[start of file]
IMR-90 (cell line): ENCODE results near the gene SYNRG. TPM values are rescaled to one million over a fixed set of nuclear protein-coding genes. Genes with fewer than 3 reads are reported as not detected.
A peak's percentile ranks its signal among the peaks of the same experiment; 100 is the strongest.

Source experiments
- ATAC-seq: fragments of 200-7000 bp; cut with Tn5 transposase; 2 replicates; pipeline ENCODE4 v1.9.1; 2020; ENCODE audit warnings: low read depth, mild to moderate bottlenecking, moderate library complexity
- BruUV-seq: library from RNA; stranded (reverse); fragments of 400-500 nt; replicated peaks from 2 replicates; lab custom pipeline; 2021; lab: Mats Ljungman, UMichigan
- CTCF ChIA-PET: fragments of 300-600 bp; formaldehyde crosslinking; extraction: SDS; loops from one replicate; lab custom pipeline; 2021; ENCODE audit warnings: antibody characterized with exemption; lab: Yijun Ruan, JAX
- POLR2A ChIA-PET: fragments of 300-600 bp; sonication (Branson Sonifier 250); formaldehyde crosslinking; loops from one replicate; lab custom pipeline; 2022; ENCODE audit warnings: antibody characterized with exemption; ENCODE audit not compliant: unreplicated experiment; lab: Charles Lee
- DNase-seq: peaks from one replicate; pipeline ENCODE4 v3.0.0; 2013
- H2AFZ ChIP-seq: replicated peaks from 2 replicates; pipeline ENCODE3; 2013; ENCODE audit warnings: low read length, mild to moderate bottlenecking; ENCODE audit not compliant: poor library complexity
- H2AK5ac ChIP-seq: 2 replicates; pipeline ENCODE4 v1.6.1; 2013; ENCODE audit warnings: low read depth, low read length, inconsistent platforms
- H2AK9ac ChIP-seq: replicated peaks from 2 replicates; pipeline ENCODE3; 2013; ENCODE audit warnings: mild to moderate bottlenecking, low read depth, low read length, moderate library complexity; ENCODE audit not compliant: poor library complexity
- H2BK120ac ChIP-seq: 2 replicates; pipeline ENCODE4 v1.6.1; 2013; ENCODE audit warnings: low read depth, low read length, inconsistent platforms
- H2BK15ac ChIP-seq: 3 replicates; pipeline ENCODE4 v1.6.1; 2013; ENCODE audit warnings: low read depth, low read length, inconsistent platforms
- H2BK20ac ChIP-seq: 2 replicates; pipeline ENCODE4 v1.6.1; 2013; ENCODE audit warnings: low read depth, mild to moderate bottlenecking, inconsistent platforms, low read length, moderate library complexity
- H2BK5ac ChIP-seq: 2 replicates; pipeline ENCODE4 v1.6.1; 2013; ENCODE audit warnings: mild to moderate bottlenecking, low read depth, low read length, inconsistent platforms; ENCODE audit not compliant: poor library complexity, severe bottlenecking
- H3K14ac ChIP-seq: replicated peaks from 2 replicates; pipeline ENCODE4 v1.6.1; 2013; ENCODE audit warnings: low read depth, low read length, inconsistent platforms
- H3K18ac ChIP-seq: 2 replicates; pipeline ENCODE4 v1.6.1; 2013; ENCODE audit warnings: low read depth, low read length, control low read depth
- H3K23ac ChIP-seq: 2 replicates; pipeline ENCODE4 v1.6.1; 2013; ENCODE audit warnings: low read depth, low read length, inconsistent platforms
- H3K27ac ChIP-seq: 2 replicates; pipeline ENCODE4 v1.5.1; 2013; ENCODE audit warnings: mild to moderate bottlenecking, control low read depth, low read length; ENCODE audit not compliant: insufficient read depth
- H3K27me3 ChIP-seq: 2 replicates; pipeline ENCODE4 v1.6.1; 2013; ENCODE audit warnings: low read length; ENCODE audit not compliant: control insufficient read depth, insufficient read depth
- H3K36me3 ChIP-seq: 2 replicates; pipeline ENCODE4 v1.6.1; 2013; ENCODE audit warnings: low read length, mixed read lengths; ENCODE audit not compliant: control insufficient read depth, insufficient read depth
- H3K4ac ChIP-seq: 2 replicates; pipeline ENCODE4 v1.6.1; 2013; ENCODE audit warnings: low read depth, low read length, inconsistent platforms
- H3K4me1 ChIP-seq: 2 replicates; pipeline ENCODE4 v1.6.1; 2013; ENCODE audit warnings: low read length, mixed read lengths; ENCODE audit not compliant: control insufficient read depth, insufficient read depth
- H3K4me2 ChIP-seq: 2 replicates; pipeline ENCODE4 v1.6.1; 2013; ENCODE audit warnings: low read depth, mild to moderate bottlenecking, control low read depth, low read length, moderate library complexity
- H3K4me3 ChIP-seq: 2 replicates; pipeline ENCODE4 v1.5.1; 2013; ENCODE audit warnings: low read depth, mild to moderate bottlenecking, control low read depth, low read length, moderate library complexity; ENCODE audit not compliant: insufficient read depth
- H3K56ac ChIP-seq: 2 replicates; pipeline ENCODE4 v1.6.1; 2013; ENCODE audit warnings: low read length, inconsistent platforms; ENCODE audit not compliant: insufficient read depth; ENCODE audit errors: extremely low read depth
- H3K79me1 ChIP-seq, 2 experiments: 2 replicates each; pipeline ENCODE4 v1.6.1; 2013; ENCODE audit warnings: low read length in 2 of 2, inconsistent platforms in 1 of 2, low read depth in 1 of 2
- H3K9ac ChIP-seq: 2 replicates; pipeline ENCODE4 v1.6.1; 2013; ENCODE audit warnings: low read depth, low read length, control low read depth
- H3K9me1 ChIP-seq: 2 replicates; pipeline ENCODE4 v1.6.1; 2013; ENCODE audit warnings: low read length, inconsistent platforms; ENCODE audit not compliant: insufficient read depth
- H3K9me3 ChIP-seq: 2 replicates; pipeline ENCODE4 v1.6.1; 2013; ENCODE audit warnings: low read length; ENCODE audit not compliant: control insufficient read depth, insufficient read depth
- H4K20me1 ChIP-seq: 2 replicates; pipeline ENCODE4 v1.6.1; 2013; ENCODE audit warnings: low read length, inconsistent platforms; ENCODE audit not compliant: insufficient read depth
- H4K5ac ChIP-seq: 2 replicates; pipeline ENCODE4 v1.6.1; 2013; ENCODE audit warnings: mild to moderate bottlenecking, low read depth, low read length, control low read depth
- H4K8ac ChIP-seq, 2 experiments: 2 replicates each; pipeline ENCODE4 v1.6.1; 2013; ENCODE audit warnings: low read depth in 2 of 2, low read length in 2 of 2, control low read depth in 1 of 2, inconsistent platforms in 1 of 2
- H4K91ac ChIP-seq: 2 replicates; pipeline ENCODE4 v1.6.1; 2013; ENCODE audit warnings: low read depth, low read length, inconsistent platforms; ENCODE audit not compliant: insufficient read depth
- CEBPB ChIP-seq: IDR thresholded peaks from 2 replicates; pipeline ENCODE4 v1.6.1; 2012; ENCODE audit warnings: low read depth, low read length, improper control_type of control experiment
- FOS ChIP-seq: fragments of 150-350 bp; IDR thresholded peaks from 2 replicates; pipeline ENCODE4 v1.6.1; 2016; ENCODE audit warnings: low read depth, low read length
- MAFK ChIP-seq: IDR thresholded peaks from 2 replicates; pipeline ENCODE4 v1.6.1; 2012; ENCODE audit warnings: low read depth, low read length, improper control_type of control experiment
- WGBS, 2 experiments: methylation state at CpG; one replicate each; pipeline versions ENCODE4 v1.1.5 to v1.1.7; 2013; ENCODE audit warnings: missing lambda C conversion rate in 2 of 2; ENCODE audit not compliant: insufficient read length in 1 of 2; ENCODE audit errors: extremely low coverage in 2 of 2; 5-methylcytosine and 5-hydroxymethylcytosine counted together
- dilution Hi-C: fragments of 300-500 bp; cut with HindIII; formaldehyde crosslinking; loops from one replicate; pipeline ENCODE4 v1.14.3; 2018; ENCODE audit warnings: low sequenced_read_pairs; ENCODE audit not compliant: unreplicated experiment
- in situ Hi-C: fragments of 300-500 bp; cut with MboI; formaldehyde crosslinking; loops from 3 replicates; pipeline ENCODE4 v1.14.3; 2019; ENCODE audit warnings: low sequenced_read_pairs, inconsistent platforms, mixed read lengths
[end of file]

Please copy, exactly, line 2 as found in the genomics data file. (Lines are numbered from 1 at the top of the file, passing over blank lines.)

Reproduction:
A peak's percentile ranks its signal among the peaks of the same experiment; 100 is the strongest.